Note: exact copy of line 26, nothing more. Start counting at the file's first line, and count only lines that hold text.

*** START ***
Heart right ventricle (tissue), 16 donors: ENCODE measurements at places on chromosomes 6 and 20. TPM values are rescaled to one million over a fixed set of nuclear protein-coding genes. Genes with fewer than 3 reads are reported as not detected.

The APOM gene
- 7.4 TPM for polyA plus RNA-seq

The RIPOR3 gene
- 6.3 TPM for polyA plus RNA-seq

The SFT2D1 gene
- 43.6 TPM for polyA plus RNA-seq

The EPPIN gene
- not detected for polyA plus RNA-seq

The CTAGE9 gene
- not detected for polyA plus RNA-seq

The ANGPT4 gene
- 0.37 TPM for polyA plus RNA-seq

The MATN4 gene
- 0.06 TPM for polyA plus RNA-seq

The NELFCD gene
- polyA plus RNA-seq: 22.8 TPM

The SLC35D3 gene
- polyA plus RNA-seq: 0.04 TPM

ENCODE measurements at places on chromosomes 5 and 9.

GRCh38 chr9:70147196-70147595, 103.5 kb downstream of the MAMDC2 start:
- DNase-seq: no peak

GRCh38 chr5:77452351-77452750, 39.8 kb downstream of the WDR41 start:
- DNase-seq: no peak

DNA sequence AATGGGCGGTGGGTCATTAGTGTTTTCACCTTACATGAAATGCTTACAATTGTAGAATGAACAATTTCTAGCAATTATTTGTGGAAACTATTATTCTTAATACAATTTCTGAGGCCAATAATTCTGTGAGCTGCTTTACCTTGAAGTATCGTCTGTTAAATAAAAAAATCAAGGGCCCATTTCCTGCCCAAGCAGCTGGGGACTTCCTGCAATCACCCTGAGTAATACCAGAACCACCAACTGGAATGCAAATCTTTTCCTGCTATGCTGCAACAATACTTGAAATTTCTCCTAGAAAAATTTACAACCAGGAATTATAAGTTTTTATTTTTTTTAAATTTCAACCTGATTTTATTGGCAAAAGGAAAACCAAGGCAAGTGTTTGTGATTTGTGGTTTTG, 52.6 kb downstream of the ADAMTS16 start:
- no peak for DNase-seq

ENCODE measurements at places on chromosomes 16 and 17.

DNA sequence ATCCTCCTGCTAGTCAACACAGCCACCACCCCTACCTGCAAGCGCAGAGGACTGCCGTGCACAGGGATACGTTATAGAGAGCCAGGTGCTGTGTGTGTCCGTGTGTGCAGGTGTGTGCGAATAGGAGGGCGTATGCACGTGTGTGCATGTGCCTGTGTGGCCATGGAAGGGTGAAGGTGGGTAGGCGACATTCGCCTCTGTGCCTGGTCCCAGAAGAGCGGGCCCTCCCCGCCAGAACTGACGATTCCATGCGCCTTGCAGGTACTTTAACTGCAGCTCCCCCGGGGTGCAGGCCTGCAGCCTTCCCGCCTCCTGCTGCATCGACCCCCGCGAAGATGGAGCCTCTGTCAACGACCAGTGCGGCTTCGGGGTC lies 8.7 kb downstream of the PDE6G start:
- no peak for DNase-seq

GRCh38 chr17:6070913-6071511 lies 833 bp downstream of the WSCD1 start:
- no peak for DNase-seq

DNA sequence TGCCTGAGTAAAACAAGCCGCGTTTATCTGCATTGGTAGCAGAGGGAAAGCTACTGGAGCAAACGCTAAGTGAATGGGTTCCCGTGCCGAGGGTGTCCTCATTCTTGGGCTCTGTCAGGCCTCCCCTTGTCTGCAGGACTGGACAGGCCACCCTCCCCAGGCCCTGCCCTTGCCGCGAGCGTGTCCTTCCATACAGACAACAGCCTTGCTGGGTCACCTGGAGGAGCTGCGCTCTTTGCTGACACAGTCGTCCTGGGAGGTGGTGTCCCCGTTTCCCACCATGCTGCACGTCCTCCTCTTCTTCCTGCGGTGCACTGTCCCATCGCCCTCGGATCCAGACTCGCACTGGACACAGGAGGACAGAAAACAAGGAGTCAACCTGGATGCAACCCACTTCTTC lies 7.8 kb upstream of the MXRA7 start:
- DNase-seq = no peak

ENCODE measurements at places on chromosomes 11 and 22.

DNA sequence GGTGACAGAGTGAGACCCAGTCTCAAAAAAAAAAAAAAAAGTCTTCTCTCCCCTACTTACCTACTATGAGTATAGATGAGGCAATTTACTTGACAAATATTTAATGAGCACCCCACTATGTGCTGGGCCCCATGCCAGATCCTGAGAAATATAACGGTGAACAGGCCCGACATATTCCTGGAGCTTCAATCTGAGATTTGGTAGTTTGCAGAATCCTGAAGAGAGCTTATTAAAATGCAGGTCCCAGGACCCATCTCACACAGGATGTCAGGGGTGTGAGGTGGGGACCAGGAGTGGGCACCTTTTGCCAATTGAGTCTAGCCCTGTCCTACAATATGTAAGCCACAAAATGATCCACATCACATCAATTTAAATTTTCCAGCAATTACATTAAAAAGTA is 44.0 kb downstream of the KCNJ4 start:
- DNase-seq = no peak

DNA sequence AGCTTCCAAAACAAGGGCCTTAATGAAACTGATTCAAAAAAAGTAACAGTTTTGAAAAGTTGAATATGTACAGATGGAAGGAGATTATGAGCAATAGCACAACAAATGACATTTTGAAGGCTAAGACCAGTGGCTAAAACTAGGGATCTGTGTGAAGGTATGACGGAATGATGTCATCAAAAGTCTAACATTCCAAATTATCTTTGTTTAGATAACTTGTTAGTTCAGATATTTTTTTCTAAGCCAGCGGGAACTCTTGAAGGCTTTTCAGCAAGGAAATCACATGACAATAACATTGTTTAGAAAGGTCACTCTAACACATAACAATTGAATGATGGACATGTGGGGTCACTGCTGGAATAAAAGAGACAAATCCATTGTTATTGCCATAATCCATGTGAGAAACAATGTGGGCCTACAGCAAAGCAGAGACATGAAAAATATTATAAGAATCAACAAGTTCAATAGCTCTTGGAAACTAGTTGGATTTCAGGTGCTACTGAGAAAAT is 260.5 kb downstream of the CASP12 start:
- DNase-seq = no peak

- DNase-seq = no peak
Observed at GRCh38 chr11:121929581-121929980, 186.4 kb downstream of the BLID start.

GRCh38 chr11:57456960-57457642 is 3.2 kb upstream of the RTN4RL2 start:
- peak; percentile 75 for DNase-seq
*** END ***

- no peak for DNase-seq